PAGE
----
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Review Suggests Breast Cancer Screens Should Be Personalized

New techniques may go beyond mammography and be useful for high-risk populations

FRIDAY, April 12 (HealthDay News) -- Optimal breast cancer screening should be personalized for each woman and may go beyond mammography, according to a review published online April 4 in the American Journal of Medicine.

Jennifer S. Drukteinis, M.D., and colleagues from the H. Lee Moffitt Cancer Center and Research Institute in Tampa, Fla., note that while mammography remains the gold standard of breast cancer screening, sensitivity is low for women with dense breasts, the technique may not detect all cancers, and mammography has a high rate of false positives and unnecessary biopsies that increase cost, radiation dose, and patient anxiety.

The researchers point out that new technologies for screening include low-dose mammography, contrast-enhanced mammography, tomosynthesis, automated whole breast ultrasound, molecular imaging, and magnetic resonance imaging. These techniques can reduce radiation risk and evaluate blood flow in the breast, lower recall rates and increase specificity, and may be useful for high-risk populations and women with dense breasts.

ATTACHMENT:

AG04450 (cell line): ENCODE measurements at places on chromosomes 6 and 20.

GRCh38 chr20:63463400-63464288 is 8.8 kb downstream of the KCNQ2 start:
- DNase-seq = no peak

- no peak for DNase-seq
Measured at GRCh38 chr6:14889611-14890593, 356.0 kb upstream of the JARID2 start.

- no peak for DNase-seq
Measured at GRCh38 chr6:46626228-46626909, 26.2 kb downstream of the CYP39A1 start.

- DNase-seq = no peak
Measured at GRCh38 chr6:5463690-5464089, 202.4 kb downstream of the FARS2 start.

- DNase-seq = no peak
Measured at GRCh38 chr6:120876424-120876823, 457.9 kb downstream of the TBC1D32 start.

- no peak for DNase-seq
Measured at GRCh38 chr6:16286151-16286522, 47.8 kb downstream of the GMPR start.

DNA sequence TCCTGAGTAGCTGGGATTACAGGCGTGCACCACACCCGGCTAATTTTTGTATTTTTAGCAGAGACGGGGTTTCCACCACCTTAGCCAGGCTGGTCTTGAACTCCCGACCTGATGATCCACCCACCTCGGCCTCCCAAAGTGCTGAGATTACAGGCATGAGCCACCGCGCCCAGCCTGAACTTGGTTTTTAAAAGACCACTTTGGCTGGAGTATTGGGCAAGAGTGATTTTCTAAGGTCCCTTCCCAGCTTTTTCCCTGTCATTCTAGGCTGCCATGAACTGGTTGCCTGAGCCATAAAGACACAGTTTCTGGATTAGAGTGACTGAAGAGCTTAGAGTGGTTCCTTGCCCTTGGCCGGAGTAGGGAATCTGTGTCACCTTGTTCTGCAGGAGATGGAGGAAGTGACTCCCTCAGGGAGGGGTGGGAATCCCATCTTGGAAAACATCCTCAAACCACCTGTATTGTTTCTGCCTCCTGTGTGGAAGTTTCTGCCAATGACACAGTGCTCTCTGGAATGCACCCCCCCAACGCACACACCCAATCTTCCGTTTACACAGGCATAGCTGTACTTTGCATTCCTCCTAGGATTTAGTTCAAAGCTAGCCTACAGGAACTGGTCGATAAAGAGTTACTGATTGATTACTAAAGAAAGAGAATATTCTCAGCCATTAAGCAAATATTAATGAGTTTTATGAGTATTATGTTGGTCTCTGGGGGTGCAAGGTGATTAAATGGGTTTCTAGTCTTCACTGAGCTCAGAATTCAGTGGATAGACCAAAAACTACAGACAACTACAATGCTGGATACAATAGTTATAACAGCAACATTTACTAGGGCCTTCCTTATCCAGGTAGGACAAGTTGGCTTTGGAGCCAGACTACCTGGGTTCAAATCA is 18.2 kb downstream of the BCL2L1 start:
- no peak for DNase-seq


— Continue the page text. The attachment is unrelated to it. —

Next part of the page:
"We propose that optimal breast cancer screening will ultimately require a personalized approach based on metrics of cancer risk with selective application of specific screening technologies best suited to the individual's age, risk, and breast density," the authors write.

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